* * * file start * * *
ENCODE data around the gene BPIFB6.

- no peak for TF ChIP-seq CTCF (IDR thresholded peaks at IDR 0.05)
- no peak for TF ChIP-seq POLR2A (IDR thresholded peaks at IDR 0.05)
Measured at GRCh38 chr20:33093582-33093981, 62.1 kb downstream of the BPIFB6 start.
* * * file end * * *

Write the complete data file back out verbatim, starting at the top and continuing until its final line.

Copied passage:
ENCODE data around the gene BPIFB6.

- no peak for TF ChIP-seq CTCF (IDR thresholded peaks at IDR 0.05)
- no peak for TF ChIP-seq POLR2A (IDR thresholded peaks at IDR 0.05)
Measured at GRCh38 chr20:33093582-33093981, 62.1 kb downstream of the BPIFB6 start.